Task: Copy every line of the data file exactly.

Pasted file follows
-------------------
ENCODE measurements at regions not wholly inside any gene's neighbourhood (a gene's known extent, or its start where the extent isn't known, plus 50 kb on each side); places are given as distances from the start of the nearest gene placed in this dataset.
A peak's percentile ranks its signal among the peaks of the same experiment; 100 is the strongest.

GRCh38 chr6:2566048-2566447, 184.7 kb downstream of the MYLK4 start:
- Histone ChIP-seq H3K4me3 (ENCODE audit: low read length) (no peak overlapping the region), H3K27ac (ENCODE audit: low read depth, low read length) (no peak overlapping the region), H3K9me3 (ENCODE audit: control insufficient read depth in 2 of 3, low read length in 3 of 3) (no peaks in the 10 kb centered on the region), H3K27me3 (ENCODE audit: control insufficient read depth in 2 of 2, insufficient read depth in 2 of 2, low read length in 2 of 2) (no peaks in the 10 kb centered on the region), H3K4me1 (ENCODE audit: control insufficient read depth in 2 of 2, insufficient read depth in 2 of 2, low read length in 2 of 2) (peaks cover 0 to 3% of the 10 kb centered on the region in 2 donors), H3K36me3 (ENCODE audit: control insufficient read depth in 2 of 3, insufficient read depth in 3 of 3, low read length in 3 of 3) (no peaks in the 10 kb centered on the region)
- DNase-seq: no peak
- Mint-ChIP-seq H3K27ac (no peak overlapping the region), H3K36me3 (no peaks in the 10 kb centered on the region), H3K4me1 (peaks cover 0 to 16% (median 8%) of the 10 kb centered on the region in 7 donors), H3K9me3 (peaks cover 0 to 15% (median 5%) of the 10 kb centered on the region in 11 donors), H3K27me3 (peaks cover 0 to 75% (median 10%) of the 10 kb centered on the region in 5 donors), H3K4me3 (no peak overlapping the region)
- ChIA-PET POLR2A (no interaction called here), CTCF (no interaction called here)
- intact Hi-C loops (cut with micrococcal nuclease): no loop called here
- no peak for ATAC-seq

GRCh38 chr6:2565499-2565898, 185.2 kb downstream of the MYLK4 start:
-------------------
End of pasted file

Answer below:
ENCODE measurements at regions not wholly inside any gene's neighbourhood (a gene's known extent, or its start where the extent isn't known, plus 50 kb on each side); places are given as distances from the start of the nearest gene placed in this dataset.
A peak's percentile ranks its signal among the peaks of the same experiment; 100 is the strongest.

GRCh38 chr6:2566048-2566447, 184.7 kb downstream of the MYLK4 start:
- Histone ChIP-seq H3K4me3 (ENCODE audit: low read length) (no peak overlapping the region), H3K27ac (ENCODE audit: low read depth, low read length) (no peak overlapping the region), H3K9me3 (ENCODE audit: control insufficient read depth in 2 of 3, low read length in 3 of 3) (no peaks in the 10 kb centered on the region), H3K27me3 (ENCODE audit: control insufficient read depth in 2 of 2, insufficient read depth in 2 of 2, low read length in 2 of 2) (no peaks in the 10 kb centered on the region), H3K4me1 (ENCODE audit: control insufficient read depth in 2 of 2, insufficient read depth in 2 of 2, low read length in 2 of 2) (peaks cover 0 to 3% of the 10 kb centered on the region in 2 donors), H3K36me3 (ENCODE audit: control insufficient read depth in 2 of 3, insufficient read depth in 3 of 3, low read length in 3 of 3) (no peaks in the 10 kb centered on the region)
- DNase-seq: no peak
- Mint-ChIP-seq H3K27ac (no peak overlapping the region), H3K36me3 (no peaks in the 10 kb centered on the region), H3K4me1 (peaks cover 0 to 16% (median 8%) of the 10 kb centered on the region in 7 donors), H3K9me3 (peaks cover 0 to 15% (median 5%) of the 10 kb centered on the region in 11 donors), H3K27me3 (peaks cover 0 to 75% (median 10%) of the 10 kb centered on the region in 5 donors), H3K4me3 (no peak overlapping the region)
- ChIA-PET POLR2A (no interaction called here), CTCF (no interaction called here)
- intact Hi-C loops (cut with micrococcal nuclease): no loop called here
- no peak for ATAC-seq

GRCh38 chr6:2565499-2565898, 185.2 kb downstream of the MYLK4 start: